5 Jamaican Easter Bun Recipes You Should Try This Easter

The Jamaican Easter bun is a descendant of the hot cross bun from Britain (pictured above). These buns were traditionally eaten on Good Friday, with the cross symbolising the crucifixion of Jesus. The tradition made its way to Jamaica when they colonised the island in the mid-1600s.

This Easter is obviously different from previous Easters. Currently we ae under the Coronvirus pandemic and access to the right ingredients might be a challenge. You definitely will have to be a little creative in your approach.

Try your hand at making your own moist, delicious, Jamaican Easter Bun. 

#1 Jamaican Spice Bun Recipe – step by step instructions


4 cups of flour,2 cups of sugar, 2 teaspoon cinnamon powder, 2 teaspoon nutmeg, 1.5 teaspoon allspice, 2 teaspoon baking powder,  A pinch of salt, A cup of fruit (raisins, mix peel, maraschino cherries), Half cup red wine, Half cup flour, One bottle dragon stout or Guinness, 2 Tablespoons Grace browning, 2 Tablespoons molasses, 2 tablespoons vanilla and A splash of almond extract 3 Eggs

#2 Jamaican Spice Bun


220ml (approx. 1 cup) of either strong black tea, stout, fortified tonic wine or sherry;100g (approx. half a cup) of dark brown sugar;225g (approx. 1 cup) of dried fruit (you can use sultanas, raisons, currents, dried cranberries, etc, or a mixture. Traditionally dried cherries are also used).2 tablespoons of ground linseed (flaxseed) or chia seeds;250g (approximately 2 cups) of plain (all-purpose) flour (you could use wholemeal/wholewheat flour or a mixture of wholemeal/wholewheat and white);1 tablespoon of baking powder;1 teaspoon of ground cinnamon;1 teaspoon of ground nutmeg;1 teaspoon of vanilla extract;A pinch or half a teaspoon of salt.1 tablespoon of orange marmalade (or you could use apricot jam or golden syrup).UTENSILS NEEDED:1 x 2lb loaf tin, greased and lined with baking paper; 1 x pastry brush; Mixing bowl; Measuring jug; Small pan or microwave oven; Wooden spoon and spatula.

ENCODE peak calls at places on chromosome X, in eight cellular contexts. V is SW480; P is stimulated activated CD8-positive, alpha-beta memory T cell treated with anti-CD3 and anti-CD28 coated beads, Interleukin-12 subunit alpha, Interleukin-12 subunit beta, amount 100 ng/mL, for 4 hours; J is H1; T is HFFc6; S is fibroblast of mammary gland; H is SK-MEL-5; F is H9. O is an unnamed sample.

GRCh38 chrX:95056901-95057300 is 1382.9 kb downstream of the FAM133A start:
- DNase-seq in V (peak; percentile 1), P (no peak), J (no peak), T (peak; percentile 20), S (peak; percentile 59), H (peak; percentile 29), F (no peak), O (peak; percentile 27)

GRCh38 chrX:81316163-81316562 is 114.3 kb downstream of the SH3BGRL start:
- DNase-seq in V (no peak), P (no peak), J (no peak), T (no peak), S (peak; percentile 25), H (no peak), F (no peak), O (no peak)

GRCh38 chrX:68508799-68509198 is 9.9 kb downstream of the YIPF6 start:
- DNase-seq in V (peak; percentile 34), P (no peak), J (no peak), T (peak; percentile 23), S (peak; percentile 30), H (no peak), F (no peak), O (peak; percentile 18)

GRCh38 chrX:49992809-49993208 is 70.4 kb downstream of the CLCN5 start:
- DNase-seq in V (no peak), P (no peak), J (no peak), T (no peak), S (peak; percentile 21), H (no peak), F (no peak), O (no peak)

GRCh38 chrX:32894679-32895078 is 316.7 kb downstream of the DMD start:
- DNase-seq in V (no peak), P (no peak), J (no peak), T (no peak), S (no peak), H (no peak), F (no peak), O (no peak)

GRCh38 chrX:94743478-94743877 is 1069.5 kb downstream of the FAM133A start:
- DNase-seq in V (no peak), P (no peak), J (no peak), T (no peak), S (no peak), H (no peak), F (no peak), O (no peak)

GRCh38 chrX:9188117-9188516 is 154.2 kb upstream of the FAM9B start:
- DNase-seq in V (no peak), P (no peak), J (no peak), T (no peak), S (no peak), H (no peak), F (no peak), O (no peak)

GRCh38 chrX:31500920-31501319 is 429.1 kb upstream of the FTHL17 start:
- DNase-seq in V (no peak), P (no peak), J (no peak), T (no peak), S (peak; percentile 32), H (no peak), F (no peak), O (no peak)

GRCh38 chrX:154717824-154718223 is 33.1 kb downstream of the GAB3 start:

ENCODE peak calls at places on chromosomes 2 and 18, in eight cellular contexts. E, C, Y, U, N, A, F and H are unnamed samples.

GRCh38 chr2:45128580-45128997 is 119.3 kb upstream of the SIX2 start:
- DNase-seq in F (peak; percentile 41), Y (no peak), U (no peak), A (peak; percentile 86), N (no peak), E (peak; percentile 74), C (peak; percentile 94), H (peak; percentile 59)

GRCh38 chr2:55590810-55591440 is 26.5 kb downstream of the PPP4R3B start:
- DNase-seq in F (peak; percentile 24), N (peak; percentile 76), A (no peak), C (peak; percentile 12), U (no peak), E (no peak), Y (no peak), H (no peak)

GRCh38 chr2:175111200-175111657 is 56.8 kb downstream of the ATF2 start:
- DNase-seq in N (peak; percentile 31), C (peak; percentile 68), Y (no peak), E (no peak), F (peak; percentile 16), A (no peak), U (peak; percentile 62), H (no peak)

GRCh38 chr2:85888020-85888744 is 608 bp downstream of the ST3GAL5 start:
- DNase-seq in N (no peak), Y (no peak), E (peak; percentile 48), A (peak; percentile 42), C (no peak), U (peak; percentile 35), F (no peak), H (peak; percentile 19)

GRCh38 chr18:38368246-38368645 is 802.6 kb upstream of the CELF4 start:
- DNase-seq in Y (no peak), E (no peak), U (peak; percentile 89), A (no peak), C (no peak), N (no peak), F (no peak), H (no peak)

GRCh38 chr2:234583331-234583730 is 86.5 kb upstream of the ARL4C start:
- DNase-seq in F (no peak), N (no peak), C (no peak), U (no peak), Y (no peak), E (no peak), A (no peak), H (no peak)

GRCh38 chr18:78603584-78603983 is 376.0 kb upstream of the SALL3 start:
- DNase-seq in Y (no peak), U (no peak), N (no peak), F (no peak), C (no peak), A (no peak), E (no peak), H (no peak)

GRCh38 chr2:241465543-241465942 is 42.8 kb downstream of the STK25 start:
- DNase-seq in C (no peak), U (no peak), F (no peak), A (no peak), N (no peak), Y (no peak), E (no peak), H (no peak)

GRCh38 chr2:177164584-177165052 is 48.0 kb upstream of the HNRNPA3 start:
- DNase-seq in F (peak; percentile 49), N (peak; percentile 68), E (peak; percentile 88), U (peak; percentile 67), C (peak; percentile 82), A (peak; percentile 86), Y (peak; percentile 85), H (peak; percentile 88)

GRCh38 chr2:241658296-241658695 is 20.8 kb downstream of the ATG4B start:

Set your conventional oven to 180 degrees/170 fan oven/350F

1. Gently heat the tea/stout/wine with the malt extract or molasses/treacle and sugar, either on a stove or in the microwave, until the sugar has dissolved.2. Wash the dried fruit and drain thoroughly. You do not have to do this but washing it gets rid of some of the preservatives and enables the fruit to absorb the liquid.3. Add the fruit, along with the flaxseeds (linseeds) to the heated liquid and leave for 1 hour. You could do this the night before if you wish.4. Sift/sieve all of the dry ingredients together and gently but thoroughly mix into the wet ingredients, adding the vanilla extract.5. Transfer the mixture into the loaf tin, smoothing the top.6. Bake in your preheated oven for 50 minutes until the top is firm but gives a little. 7. Five minutes before the bun is cooked, gently heat the marmalade (or jam or syrup) until runny. Mix it thoroughly with your pastry brush to make sure that it is pliable.8. Take the bun out of the oven and leave to cool for  5 minutes before taking out of the tin.9. Brush the bun with the marmalade (or jam or syrup). Brush the top and the sides.10. Leave to cool completely before eating. Or you can store wrapped in baking paper for 1-2 days to mature. Then keep in the fridge.11. Spice bun is traditionally served in Jamaica at Easter time, with a strong cheese (known as Bun And Cheese). However, this bun can stand on its own and is nice with a cup of tea or coffee!


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Written by Daily Caribbean

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